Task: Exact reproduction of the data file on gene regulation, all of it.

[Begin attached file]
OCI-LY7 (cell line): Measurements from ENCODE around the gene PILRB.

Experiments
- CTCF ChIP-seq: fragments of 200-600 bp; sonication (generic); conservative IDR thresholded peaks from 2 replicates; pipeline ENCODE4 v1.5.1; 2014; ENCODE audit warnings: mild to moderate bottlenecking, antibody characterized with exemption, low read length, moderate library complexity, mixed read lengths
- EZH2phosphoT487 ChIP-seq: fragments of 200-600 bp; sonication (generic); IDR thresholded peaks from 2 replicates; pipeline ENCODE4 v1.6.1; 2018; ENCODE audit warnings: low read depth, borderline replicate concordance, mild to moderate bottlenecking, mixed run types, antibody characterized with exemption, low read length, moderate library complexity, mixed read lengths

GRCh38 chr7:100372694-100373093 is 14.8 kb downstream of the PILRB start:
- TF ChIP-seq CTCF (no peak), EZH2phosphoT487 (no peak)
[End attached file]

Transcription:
OCI-LY7 (cell line): Measurements from ENCODE around the gene PILRB.

Experiments
- CTCF ChIP-seq: fragments of 200-600 bp; sonication (generic); conservative IDR thresholded peaks from 2 replicates; pipeline ENCODE4 v1.5.1; 2014; ENCODE audit warnings: mild to moderate bottlenecking, antibody characterized with exemption, low read length, moderate library complexity, mixed read lengths
- EZH2phosphoT487 ChIP-seq: fragments of 200-600 bp; sonication (generic); IDR thresholded peaks from 2 replicates; pipeline ENCODE4 v1.6.1; 2018; ENCODE audit warnings: low read depth, borderline replicate concordance, mild to moderate bottlenecking, mixed run types, antibody characterized with exemption, low read length, moderate library complexity, mixed read lengths

GRCh38 chr7:100372694-100373093 is 14.8 kb downstream of the PILRB start:
- TF ChIP-seq CTCF (no peak), EZH2phosphoT487 (no peak)